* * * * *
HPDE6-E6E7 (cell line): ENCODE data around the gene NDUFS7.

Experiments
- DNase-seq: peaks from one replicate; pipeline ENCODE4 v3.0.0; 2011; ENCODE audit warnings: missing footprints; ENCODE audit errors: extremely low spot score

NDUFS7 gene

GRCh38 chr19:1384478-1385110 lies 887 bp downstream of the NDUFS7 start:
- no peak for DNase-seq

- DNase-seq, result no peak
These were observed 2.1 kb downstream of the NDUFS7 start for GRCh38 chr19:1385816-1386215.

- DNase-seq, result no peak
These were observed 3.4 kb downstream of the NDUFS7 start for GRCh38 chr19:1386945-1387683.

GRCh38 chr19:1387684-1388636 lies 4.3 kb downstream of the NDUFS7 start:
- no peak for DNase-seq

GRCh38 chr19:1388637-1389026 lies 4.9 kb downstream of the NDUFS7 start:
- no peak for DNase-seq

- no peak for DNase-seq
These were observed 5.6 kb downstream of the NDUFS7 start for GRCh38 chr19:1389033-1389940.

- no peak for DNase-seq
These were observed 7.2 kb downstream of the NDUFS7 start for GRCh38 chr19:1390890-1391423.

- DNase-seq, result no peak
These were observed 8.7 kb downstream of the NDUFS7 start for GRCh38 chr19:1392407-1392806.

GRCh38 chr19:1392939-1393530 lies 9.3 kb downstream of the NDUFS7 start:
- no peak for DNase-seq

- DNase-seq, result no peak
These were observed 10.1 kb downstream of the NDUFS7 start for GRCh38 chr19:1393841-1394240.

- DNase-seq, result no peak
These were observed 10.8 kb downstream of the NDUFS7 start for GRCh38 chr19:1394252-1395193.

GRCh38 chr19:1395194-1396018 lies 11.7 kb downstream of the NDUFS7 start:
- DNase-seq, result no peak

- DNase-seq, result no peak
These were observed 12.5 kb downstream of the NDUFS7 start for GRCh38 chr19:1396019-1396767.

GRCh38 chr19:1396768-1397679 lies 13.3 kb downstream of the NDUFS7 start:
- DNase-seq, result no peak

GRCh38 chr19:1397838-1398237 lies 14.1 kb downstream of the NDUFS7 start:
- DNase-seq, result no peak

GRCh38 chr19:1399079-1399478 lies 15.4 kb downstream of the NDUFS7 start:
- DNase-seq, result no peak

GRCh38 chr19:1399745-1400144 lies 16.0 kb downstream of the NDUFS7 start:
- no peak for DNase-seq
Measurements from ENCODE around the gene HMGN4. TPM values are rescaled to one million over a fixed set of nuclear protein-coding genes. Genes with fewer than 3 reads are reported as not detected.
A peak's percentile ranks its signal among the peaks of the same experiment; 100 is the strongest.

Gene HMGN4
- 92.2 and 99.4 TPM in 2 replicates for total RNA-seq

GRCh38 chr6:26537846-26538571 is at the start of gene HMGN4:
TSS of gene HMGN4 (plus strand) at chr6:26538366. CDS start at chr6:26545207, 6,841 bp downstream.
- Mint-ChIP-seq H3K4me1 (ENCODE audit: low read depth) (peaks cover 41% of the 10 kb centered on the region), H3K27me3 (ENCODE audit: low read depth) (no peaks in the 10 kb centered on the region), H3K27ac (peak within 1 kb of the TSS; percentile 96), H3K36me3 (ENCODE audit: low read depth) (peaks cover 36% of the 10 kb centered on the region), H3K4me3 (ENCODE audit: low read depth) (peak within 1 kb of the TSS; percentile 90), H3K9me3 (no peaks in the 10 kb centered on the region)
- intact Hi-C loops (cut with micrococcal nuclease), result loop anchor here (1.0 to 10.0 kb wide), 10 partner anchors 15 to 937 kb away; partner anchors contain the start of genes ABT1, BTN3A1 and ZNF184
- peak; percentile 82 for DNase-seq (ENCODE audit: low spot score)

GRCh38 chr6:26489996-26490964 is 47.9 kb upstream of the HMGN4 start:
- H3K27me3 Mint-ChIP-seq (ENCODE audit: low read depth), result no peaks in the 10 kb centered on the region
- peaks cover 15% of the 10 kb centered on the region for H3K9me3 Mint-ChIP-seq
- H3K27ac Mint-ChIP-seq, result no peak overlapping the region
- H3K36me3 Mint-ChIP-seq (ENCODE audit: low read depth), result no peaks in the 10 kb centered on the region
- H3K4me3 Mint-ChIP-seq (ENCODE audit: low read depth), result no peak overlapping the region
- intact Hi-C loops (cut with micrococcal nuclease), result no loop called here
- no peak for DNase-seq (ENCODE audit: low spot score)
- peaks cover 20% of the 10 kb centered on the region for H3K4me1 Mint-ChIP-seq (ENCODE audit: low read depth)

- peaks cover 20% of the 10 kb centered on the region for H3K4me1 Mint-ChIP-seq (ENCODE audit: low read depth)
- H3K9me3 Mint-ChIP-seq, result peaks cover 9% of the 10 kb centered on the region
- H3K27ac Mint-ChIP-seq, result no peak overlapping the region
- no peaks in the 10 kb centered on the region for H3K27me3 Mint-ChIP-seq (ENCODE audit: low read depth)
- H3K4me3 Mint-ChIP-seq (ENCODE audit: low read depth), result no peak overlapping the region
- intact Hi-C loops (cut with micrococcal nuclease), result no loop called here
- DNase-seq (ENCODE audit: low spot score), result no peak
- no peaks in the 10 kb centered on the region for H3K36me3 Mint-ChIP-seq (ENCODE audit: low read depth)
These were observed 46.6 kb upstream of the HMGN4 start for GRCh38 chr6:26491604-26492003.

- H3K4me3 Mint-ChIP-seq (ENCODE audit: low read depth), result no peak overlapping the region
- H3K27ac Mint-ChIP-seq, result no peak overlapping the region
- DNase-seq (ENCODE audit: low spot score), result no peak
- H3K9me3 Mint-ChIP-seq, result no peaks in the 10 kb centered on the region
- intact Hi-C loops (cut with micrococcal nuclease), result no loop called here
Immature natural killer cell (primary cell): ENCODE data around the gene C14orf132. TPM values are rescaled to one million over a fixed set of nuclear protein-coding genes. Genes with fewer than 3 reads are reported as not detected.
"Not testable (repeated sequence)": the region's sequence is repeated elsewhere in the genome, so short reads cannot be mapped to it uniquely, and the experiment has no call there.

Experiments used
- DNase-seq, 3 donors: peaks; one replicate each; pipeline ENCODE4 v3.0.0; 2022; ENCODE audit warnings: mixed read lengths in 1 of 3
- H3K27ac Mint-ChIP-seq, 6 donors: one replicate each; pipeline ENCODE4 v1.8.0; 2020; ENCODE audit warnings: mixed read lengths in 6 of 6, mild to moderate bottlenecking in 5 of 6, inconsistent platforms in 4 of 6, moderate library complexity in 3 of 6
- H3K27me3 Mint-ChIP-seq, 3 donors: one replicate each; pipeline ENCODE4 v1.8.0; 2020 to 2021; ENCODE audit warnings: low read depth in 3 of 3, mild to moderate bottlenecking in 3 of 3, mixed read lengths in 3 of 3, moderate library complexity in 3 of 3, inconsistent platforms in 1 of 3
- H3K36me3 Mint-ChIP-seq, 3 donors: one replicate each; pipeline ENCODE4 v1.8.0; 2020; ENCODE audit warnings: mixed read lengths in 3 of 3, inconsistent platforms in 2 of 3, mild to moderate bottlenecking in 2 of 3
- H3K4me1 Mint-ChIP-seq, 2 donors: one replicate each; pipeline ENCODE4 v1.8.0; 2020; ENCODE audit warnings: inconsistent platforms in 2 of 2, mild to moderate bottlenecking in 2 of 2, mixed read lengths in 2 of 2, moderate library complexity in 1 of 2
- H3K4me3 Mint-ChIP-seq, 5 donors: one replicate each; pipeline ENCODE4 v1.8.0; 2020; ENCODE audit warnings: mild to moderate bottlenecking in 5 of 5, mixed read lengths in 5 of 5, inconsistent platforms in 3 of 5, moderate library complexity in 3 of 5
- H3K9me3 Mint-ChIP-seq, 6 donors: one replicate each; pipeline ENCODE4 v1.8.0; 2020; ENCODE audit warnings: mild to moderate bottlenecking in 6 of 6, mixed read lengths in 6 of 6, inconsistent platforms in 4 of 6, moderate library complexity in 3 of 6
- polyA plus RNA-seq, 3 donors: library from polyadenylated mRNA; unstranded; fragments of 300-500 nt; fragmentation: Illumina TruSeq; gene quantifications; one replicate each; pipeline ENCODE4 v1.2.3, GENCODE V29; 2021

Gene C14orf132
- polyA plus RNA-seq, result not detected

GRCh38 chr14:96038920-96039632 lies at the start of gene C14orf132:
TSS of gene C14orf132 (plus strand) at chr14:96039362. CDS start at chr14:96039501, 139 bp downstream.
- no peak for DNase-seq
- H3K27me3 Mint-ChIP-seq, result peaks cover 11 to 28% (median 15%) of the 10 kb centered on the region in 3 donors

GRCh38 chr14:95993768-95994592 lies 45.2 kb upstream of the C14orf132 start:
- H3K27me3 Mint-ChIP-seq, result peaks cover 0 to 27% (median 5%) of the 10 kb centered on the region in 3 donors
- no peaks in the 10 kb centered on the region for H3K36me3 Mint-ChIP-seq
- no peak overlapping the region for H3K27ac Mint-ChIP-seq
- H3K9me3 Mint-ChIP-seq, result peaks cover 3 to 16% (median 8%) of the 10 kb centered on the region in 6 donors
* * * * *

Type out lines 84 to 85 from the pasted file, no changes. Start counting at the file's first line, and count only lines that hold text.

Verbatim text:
GRCh38 chr14:96038920-96039632 lies at the start of gene C14orf132:
TSS of gene C14orf132 (plus strand) at chr14:96039362. CDS start at chr14:96039501, 139 bp downstream.